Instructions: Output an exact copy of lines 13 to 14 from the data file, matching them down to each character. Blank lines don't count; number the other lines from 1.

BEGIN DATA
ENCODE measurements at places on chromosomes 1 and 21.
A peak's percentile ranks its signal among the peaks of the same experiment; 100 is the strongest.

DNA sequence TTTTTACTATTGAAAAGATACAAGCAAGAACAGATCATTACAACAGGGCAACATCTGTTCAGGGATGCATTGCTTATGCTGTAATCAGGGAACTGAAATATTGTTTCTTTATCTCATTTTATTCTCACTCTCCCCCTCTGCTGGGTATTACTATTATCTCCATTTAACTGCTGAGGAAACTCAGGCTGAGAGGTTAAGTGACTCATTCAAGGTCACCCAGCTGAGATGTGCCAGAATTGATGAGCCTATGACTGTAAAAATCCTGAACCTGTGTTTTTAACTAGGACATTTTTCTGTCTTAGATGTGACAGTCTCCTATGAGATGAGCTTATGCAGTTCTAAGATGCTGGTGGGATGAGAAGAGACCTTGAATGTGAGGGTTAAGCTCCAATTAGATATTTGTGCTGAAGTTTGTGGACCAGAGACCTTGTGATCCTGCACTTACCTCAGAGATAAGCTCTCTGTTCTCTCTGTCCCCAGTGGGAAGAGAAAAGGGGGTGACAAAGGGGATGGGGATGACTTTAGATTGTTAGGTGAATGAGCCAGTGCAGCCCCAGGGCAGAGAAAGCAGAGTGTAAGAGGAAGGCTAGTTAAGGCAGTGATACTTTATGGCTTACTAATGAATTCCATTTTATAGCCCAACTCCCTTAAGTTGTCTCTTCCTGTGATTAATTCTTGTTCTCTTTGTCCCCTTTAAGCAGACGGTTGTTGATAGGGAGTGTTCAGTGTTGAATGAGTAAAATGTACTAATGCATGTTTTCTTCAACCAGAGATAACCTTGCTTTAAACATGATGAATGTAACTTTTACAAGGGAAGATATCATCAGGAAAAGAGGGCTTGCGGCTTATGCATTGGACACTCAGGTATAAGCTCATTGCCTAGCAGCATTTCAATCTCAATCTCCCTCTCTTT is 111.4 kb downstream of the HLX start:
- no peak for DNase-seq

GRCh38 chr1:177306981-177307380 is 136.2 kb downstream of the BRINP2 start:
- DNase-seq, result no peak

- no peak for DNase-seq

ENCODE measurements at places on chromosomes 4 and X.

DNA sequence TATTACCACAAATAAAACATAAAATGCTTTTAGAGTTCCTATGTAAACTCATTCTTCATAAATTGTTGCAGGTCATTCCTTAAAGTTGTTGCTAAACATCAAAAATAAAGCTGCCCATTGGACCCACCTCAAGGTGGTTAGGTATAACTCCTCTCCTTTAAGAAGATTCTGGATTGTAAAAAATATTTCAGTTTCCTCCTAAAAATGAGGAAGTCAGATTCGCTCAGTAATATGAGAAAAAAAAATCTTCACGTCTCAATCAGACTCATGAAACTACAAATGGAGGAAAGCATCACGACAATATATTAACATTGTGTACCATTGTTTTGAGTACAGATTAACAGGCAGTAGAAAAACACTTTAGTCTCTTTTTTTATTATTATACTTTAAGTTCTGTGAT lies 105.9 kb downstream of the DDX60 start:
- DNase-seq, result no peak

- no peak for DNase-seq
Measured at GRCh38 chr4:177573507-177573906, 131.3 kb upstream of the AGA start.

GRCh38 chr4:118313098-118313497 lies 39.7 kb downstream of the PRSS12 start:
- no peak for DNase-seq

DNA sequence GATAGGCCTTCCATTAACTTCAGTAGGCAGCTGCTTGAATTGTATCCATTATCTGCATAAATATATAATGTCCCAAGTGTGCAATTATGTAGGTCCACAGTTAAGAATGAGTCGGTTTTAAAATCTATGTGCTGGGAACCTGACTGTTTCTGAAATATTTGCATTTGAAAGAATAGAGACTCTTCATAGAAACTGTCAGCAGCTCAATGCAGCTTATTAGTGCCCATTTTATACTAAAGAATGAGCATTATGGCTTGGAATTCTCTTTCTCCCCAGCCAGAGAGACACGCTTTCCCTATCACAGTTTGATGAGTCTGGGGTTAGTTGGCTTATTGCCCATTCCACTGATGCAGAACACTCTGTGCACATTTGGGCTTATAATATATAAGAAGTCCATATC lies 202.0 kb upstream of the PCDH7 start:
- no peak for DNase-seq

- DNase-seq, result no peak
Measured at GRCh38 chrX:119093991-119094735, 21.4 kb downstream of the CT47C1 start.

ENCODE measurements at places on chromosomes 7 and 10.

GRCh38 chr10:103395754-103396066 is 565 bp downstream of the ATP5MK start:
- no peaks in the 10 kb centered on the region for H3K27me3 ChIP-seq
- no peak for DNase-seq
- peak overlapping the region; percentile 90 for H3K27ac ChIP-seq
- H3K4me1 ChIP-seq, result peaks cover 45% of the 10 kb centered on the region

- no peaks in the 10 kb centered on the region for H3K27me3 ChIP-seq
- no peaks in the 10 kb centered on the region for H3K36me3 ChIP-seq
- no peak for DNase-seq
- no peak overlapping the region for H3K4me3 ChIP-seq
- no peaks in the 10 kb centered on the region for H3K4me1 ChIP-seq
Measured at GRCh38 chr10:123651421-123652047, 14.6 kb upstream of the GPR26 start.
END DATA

GRCh38 chr4:118313098-118313497 lies 39.7 kb downstream of the PRSS12 start:
- no peak for DNase-seq